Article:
Let’s say we have this action:
This code is a scalability problem, because each request efectively blocks other requests from being handled. If your service receives more than one request per 5 seconds, your service will start failing to respond. But it doesn’t need to be like that. There is a way to tell Rails that it is okay to handle some other request while some other work is being done and then go back to that original request when all it’s ready.
It’s called concurrent mode.
In this example we will use Thin plus rails’s concurrent mode to handle request concurrently.
The first step is to add the Thin server to the Gemfile. A simple
gem 'thin' in the Gemfile will do.
The second step is to activate the concurrent mode in the rails environment. For example, in development:
Then set up the action that you want to handle asyncronously in this way:
Start the server like this:
bundle exec thin --threaded -p 5500 --threadpool-size 50 start
That means that Thin will be started in threaded mode, and it will use up to 50 threads. The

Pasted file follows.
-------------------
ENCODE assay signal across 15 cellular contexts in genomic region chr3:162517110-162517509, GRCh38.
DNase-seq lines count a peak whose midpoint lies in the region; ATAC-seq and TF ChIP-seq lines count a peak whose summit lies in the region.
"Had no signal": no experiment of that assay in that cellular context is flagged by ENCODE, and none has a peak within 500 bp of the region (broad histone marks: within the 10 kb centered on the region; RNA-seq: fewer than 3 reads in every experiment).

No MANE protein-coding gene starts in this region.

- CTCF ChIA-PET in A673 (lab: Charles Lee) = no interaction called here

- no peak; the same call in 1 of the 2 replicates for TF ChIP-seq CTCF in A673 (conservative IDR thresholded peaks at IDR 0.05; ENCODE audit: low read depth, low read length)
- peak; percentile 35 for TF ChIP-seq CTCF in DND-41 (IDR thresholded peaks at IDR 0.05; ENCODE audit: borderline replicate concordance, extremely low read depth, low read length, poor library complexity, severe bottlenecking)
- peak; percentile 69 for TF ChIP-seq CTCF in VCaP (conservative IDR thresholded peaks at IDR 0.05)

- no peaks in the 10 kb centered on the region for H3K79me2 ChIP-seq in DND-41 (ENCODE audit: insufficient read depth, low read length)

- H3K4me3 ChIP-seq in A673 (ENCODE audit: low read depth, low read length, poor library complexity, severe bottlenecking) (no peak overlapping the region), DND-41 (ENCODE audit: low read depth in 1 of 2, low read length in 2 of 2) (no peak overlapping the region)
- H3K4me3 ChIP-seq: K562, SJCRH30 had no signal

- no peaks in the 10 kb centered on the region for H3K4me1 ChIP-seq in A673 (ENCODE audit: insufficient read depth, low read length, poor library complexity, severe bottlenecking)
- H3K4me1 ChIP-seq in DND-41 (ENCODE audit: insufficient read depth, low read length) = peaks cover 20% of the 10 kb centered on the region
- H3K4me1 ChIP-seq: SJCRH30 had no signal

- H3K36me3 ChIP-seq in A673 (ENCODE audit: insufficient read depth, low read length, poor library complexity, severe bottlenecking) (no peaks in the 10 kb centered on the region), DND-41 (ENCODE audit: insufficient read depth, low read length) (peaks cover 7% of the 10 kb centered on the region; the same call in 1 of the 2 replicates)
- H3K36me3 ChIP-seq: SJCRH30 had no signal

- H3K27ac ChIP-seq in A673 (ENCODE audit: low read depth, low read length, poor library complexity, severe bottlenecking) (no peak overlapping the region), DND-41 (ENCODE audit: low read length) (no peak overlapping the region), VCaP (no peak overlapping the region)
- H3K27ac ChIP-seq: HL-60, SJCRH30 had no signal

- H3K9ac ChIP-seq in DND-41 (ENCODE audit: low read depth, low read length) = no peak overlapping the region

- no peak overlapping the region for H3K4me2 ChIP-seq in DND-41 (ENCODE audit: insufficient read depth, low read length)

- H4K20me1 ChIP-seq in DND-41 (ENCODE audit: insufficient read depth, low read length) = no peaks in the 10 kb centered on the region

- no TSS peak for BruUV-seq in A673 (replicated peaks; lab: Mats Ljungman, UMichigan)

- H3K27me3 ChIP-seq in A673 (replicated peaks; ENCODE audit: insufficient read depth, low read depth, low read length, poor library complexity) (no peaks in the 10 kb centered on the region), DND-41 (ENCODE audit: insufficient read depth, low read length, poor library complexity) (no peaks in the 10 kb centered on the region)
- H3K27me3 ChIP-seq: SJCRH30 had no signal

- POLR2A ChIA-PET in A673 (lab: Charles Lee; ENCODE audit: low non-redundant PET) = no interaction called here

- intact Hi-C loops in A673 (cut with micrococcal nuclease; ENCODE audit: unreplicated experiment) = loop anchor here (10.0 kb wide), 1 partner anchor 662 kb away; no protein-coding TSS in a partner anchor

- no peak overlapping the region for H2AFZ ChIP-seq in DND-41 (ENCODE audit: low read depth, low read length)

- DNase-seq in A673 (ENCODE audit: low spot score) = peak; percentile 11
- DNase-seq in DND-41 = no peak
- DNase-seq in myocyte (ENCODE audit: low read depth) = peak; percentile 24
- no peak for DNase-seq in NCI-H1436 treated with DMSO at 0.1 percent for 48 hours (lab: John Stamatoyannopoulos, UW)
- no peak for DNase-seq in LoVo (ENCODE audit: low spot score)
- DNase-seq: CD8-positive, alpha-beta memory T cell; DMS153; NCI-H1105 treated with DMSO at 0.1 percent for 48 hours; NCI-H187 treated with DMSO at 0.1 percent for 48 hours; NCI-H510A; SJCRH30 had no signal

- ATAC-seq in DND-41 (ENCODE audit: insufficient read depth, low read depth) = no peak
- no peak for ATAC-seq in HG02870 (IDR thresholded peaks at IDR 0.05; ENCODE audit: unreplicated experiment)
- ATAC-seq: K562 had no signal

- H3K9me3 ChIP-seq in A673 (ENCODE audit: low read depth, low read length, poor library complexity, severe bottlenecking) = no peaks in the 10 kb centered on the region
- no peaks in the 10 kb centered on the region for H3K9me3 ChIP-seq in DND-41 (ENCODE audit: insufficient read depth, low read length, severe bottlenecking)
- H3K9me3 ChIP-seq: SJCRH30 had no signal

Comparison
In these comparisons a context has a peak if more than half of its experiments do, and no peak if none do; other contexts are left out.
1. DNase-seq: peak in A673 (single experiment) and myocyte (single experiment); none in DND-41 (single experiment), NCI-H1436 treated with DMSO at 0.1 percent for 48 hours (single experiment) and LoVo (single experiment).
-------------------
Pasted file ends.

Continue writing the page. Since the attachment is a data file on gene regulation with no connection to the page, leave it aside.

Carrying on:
threaded option is important as Thin defaults to non threaded mode.
When the request is being handled, the
EM.defer block will be executed in a separate thread. At the same time the
throw :async will be executed, which basically tells the Thin server that this request will be handled asyncronously and that it should inmediately start working on a different request.
request.env['async.callback'].call response will communicate the response to the Thin server and send it back to the client.
Let me remark that, until
request.env['async.callback'].call response is executed, no response is sent back to the client.
There is one important gotcha with
throw :async: No rack middleware will be executed for the response. Thereby if you try to set up a cookie it will fail. But here is a way to fix that:
cookies.write(headers) will take care of setting the headers that needs to be set in order to make the changes in the cookies. It’s basically the code that gets executed when the Cookie middleware is executed.
And that’s it, so simple.
One way to test that you action can really handle concurrent requests to to query the url with multiple requests at the same time. You can do it with Apache HTTP server benchmarking tool, packaged with Mac OS.
So you can see that it took 5 seconds total to handle the 10 requests (each one taking 5 seconds) thereby proving that we can handle concurrents requests. This is a very useful model for handling web requests where one portion of the request may take a few seconds. For example at Haiku we use this technique when handling Google sign in. The portion of the code where we need to wait is simply executed within a Event Machine defered block.
Note: If you use Pow for your app, use the ip address as in the example, because Pow will only handle one request at a time.
You can see a full example here: https://github.com/Nerian/concurrency